Image for St Andrews - Home of “Golfe”

Background: This was a background piece for the 1984 British Open. Ian Baker-Finch, 23, was a tall, nice lad from Nambour, Queensland, with looks a Hollywood star would give his boots for. He had the Open sewn up going into the fourth round; all he had to do was clear Swilcan Burn on the 376-yard first hole. The Burn is a creek about eight feet wide and 105 yards from the green. His second shot went into the drink. Baker-Finch blew up; he took 79 for the round, and finished 10th to the Spaniard, Severiano Ballesteros (1957-2011). Golf is a pursuit played largely in the mind. I suspect that if Baker-Finch had cleared the burn he would have been one of the great golfers. I also suspect he was haunted by Swilcan Burn. He did win some tournaments but by 1994 his confidence was completely shot; perfect in practice, he often missed the cut in the real thing, and retired at 37 in 1997. Swilcan Burn yet again sadly confirms Eliot on the effect of chance in our lives:

Footfalls echo in the memory
Down the passage we did not take
Towards the door we never opened  
Into the rose garden.

OF ALL THE BRITISH shrines - Lord’s, Twickenham, Wimbledon, Epsom Downs, St Andrews - the last is easily the most interesting. St Andrews is on the east coast of Fife, which is a wedge of land about 30 kilometres across, lying between the Firth of Forth and the Firth of Tay, and about 80 kilometres north-east of Edinburgh.

Now reduced to a population of some 17 000, including 3672 students at the university, rising to 45 000 for the Open, St Andrews is a place of vast and fascinating antiquity. It must be said that the hype quotient is fairly high; some of the stories seem to belong in the realm of the higher truth: they deserve to be true.

The locals thus, so I’m told, insist that all the old champions come back to play a ghostly round on the Old Course tonight. Who will win? One must assume St Andrews own, the younger Tommy Morris. He had won three Opens by the time he was 20, and was dead, of a broken heart, by the time he was 24, three months after his young wife, Margaret, died, along with the baby, in childbirth.

To begin at the beginning: Scotland shares with Russia the honour of having St Andrew as patron saint. Andrew (from the Greek: manly) was a brother of the first pontiff and is said to have done his bit for the old church in Asia Minor, Macedonia and southern Russia. He was finally nailed to an X-shaped cross (hence Scotland’s cross of St Andrew) in Patras, Greece.

In 345 according to one of several nice versions, a Greek monk named Regulus, or Rule, was seized of a vision warning him that the Emperor Constantine intended to remove the holy relics of St Andrew from Patras to Constantinople. Regulus took the arm-bone, three fingers of the right hand, a tooth, and a knee-cap, set sail for ‘the utmost part of the world’, eventually fetched up off the coast of Fife, and was there shipwrecked. Relieved to be still alive, Regulus, built a church on shore at what is now St Andrews. Business from pilgrims come to see the apostle’s kneecap was brisk; a cult began.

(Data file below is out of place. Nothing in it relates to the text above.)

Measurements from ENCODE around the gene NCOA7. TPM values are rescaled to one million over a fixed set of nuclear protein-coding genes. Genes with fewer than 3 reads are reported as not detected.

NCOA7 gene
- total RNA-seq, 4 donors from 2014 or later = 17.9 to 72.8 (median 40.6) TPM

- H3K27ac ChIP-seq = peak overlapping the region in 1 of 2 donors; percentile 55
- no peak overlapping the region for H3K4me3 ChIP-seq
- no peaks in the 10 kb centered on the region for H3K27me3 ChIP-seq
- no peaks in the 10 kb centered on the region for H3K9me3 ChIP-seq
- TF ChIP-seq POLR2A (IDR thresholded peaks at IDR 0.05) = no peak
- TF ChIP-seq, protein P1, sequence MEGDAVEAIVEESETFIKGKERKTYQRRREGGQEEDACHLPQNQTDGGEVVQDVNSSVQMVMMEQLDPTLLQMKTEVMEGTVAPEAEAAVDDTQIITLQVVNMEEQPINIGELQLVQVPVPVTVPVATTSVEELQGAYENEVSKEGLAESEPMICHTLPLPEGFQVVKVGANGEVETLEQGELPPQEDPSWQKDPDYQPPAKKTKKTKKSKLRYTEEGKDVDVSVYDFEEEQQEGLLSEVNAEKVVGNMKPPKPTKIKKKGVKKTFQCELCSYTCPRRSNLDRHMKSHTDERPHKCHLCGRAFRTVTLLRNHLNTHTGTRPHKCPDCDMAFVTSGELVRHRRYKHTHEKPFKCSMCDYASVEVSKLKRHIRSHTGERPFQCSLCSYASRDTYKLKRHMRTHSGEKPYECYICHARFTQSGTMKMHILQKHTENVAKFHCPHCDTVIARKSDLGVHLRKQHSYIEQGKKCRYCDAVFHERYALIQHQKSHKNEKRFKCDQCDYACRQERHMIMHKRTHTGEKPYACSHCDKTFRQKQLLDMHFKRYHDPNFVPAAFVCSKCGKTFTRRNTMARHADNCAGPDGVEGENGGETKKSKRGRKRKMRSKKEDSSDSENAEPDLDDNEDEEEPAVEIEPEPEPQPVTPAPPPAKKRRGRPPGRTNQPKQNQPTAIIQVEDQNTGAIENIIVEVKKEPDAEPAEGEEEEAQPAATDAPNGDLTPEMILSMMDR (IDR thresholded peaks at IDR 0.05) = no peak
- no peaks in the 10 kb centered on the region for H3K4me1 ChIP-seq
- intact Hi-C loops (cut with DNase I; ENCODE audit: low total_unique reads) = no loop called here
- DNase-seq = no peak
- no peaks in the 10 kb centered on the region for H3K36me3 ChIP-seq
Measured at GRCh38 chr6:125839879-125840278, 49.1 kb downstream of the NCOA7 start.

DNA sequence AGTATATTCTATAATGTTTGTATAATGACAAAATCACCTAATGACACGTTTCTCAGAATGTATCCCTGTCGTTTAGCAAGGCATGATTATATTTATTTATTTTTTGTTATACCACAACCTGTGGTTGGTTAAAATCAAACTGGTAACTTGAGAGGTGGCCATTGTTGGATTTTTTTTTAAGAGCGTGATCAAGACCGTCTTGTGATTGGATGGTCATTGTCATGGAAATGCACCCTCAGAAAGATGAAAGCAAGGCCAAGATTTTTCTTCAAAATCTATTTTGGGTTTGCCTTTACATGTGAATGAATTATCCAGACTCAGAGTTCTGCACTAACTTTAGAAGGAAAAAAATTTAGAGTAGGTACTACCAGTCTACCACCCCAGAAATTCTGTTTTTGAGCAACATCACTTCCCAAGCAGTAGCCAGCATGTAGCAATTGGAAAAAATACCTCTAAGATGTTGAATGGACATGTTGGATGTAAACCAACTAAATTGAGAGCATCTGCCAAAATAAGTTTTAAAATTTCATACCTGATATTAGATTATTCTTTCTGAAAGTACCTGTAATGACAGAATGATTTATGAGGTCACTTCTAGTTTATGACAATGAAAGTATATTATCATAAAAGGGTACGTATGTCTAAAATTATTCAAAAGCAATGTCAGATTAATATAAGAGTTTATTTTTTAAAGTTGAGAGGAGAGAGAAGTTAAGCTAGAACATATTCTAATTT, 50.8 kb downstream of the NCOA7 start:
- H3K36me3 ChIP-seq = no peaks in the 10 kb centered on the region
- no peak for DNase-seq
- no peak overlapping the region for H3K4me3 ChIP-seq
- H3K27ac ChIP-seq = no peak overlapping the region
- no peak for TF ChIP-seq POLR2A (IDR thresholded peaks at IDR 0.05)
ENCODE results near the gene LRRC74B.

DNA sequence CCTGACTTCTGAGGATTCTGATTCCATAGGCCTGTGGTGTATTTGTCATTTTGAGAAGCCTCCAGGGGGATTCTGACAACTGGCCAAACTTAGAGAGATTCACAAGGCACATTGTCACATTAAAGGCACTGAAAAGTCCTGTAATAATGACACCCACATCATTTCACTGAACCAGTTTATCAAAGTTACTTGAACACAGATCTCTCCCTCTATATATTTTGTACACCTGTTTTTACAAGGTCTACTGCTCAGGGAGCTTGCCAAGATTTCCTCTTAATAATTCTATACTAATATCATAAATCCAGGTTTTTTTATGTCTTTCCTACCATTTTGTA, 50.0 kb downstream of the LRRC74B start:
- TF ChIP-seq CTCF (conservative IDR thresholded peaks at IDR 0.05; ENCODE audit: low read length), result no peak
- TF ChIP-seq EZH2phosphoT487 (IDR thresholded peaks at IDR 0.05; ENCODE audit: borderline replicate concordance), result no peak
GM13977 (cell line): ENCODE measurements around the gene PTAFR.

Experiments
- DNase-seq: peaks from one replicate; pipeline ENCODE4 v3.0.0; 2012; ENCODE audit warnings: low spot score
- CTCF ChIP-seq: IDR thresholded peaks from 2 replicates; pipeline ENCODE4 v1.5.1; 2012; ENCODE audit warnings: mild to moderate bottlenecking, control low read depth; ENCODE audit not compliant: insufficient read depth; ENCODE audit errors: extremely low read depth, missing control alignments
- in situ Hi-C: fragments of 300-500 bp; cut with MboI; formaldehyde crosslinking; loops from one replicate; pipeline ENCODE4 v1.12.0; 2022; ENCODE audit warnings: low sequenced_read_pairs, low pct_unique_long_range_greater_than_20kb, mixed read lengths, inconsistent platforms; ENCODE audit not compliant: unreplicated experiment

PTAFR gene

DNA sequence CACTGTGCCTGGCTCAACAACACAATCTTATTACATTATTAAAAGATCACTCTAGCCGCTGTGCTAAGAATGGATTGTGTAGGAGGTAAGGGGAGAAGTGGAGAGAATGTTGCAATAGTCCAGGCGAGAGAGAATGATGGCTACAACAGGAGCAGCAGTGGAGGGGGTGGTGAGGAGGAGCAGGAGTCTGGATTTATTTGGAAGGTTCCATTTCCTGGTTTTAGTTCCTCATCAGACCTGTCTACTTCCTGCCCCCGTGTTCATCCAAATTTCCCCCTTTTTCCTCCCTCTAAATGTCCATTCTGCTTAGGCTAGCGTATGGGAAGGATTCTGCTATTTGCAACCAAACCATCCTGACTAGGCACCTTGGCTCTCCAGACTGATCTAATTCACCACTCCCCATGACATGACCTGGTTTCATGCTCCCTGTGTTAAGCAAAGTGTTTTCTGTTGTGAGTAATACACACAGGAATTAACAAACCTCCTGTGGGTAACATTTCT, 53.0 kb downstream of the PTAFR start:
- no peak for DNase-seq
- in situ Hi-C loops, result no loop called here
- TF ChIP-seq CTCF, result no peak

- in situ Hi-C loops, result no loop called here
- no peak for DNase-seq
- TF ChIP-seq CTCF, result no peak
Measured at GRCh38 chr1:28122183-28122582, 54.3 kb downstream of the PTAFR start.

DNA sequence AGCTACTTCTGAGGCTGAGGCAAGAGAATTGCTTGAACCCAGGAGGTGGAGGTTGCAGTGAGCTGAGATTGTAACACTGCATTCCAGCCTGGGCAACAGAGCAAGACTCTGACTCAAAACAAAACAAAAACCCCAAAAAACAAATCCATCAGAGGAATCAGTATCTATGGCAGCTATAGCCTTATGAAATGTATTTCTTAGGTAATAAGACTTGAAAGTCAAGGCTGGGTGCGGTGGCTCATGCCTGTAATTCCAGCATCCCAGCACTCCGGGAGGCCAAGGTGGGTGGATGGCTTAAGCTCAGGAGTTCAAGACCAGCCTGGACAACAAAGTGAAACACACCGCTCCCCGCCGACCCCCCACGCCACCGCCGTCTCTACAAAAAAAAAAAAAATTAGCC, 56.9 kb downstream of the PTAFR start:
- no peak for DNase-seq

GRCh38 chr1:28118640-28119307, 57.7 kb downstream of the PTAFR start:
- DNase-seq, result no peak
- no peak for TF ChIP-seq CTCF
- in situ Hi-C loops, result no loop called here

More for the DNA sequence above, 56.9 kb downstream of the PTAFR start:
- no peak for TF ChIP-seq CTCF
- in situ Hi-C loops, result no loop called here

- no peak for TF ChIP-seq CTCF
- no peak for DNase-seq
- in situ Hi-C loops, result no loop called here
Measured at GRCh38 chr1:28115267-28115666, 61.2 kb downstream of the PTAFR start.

Given this flying start, St Andrews became, over the next 1000 years, the religious and university capital of Scotland. The first archbishop was appointed in 908, the immense cathedral was begun in 1160, the bishop’s place (later the castle) in 1200, and the university, Scotland’s first, in 1410.

By 1366, the diocese of St Andrews had a population of 88 000 out of Scotland’s total of 400 000. The Scottish kings didn’t fancy golf; they took the view that it distracted young men from going to church and from practising their archery, thought to be crucial for national defence against the English. Canute-like they sought to forbid by law ‘Futeball, golfe, and uther sik unprofitabill sportes’.

Acts forbidding golf were enacted by James II (of Scotland) in 1457 (‘decreetid and ordained… that the Fute-ball and Golfe be utterly cryit doune, and nocht to be usit’), by James III in 1471, and James IV in 1491. However, James IV finally succumbed. On 21 September 1502, he paid 14 shillings for clubs in Perth, and legitimised the game the following year.

I took a walk round the edge of the ‘auld grey toon’ to see what remains of the palace and the cathedral. Behind and above the Royal and Ancient clubhouse, there is an obelisk, 10 metres high, dedicated to the memory of four who ‘in support of the Protestant faith, suffered death by fire’: Patrick Hamilton, Henry Forrest, George Wishart and Walter Mill.